said marking head assembly is pivotally and slidably connected to said first end portion for said movement of said marking head assembly in said third direction and about a second axis of rotation extending in said third direction.
6. Apparatus as set forth in claim 1 which includes,
a shaft mounted on said upper support member,
said shaft defining a second axis extending in said third direction on said upper support member,
means for mounting said marking device on said shaft for said movement along said second axis in said third direction, and
means for mounting said marking device on said shaft for pivotal movement about said second axis.
7. Apparatus as set forth in claim 6 which includes,
third drive means mounted on said upper support member for rectilinearly moving said means for mounting said marking device on said shaft to said preselected position along said second axis to locate said marking device at a preselected height above said base with respect to said surface of said object to be marked when said lower support member is not being tilted by said means for tilting to adjust said relative portion of said marking device.
8. Apparatus as set forth in claim 6 which includes,
means mounted on said upper support member for rotating said shaft through a preselected angle about said second axis to move said marking device to a preselected pivoted position on said upper support member.
9. Apparatus as set forth in claim 1 which,
said means for selectively tilting includes actuating means mounted on said base and connected to said lower support member for moving said lower support member to a preselected tilted position about said first axis, and
said carriage and said upper support member are capable being tilted with said lower support member to move said marking device through an arcuate path about said first axis into and out of said position for said marking relative to said surface of said object to be marked.
10. Method for supporting a marking machine on a frame for movement into and out of position for marking the surface of an object which is at a fixed location relative to said frame, said object being one of a plurality of said objects being moved along a path relative to said frame to said fixed location for said marking and from said fixed location after said marking, said method comprising the steps of,
operably supporting said marking machine on said frame for movement into marking relation with said surface of said object at said fixed location to be marked,
moving said morking machine on said frame in a first direction toward said surface of said object and perpendicular thereto,
moving said marking machine on said frame in a second direction which is parallel to said surface and perpendicular to said first direction,
marking said surface of said object with said marking machine during said moving said marking machine in said second direction, and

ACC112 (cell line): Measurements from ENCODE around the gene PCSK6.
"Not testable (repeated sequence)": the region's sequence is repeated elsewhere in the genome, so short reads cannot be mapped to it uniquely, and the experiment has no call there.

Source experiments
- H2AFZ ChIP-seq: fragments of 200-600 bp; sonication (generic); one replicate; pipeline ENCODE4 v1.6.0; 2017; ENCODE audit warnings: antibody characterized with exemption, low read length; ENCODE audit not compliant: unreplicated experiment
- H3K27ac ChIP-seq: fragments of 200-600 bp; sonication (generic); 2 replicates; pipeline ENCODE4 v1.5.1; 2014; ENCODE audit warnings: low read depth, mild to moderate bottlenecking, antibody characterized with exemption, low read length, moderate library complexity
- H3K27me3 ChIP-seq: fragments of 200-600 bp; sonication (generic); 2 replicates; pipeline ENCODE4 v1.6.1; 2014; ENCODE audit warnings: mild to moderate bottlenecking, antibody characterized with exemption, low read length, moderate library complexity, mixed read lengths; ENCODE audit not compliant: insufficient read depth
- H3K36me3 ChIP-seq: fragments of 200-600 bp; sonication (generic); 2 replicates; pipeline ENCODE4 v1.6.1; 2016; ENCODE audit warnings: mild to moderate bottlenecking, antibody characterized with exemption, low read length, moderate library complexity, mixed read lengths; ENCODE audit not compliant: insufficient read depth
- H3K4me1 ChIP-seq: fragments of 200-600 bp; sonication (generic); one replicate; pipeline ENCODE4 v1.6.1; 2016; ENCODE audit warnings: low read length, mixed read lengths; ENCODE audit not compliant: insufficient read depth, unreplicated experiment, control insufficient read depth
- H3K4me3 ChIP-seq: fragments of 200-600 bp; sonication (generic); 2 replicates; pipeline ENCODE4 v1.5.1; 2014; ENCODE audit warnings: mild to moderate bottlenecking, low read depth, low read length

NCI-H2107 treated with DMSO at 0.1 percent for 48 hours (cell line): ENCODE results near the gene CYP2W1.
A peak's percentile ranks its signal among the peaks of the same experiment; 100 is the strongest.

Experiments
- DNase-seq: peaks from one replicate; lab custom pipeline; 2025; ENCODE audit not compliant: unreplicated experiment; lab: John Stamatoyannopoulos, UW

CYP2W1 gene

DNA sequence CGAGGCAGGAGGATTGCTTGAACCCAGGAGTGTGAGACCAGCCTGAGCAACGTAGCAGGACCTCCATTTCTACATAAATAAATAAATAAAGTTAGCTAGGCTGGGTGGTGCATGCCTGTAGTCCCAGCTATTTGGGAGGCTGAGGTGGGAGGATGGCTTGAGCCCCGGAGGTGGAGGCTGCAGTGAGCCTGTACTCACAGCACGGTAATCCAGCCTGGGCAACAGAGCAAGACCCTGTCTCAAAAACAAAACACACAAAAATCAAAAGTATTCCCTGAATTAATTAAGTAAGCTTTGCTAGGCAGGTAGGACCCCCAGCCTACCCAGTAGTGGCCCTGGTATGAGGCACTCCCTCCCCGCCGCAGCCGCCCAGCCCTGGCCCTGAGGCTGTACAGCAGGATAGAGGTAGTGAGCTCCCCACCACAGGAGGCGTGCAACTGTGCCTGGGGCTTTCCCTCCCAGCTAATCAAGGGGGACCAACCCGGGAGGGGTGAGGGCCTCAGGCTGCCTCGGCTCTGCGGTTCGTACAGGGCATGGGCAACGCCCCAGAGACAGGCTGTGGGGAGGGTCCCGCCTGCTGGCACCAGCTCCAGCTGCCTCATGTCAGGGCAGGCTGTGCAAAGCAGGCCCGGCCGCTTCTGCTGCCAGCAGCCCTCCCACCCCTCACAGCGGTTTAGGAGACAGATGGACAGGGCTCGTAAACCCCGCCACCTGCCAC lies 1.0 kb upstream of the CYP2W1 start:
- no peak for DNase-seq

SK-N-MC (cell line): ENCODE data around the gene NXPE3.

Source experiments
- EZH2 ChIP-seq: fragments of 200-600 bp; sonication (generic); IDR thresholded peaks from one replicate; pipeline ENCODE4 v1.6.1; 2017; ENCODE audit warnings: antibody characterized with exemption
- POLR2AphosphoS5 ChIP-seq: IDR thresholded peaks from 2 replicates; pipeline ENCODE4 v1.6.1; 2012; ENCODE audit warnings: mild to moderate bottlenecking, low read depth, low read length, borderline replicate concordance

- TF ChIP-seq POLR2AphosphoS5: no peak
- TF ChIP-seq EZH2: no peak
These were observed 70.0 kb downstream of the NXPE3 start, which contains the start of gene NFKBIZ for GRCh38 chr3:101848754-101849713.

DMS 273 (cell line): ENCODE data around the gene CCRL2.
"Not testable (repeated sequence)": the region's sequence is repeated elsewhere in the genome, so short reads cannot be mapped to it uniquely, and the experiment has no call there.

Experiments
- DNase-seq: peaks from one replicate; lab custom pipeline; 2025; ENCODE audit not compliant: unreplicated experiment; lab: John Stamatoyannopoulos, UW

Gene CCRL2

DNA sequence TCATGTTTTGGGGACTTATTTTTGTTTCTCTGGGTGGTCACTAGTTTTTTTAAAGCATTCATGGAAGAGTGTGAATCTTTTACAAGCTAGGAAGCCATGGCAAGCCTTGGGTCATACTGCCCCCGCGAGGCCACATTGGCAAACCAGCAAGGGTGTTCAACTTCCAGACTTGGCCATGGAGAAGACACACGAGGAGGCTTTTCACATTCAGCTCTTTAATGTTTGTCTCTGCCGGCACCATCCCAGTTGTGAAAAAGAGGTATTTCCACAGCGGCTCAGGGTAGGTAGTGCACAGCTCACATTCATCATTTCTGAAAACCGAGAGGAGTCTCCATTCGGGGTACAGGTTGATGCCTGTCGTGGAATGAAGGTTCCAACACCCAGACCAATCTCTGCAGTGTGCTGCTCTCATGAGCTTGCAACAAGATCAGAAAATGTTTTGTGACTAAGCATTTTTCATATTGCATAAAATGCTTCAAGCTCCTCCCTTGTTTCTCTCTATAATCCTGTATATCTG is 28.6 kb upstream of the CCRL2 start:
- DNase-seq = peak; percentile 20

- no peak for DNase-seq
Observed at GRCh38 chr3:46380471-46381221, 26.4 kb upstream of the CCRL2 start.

angularly adjusting said marking machine on said frame after said marking to a stand-by position different from said position and out of said path of said plurality of said objects.
11. the method for supporting a marking machine as set forth in claim 10, wherein
said operably supporting said marking machine on said frame includes moving said marking machine in a third direction to a predetermined position above said frame in alignment with a portion of said surface to be marked.
12. The method for supporting a marking machine as set forth in claim 11, wherein
said operably supporting said marking machine on said frame for said movement into said marking relation includes said frame being maintained in a first horizontal plane,
said moving said marking machine in said third direction includes vertically moving said marking machine above said first horizontal plane, and
said moving said marking machine in said first direction and said moving said marking machine in said second direction occurs in a second horizontal plane above said first horizontal plane.
13. the method for supporting a marking machine as set forth in claim 10, wherein
said angularly adjusting said marking machine includes tilting said marking machine about an axis which is parallel with said first direction.
14. The method for supporting a marking machine as set forth in claim 10, including
moving said object along said path away from said fixed location after said angularly adjusting said marking machine to said stand-by position,
moving another said object along said path to said fixed location to be marked by said marking machine, and
angulary adjusting said marking machine on said frame from said stand-by position to said position for said marking said surface of said another object.
Description
BACKGROUND OF THE INVENTION

1. Field of the Invention

This invention relates to apparatus for marking a workpiece and, more particularly, to a method and apparatus for supporting a marking device for movement on a frame through a plurality of degrees of movement to position the marking device to selectively impress identification marks on the surfaces of the workpieces being conveyed in a production line.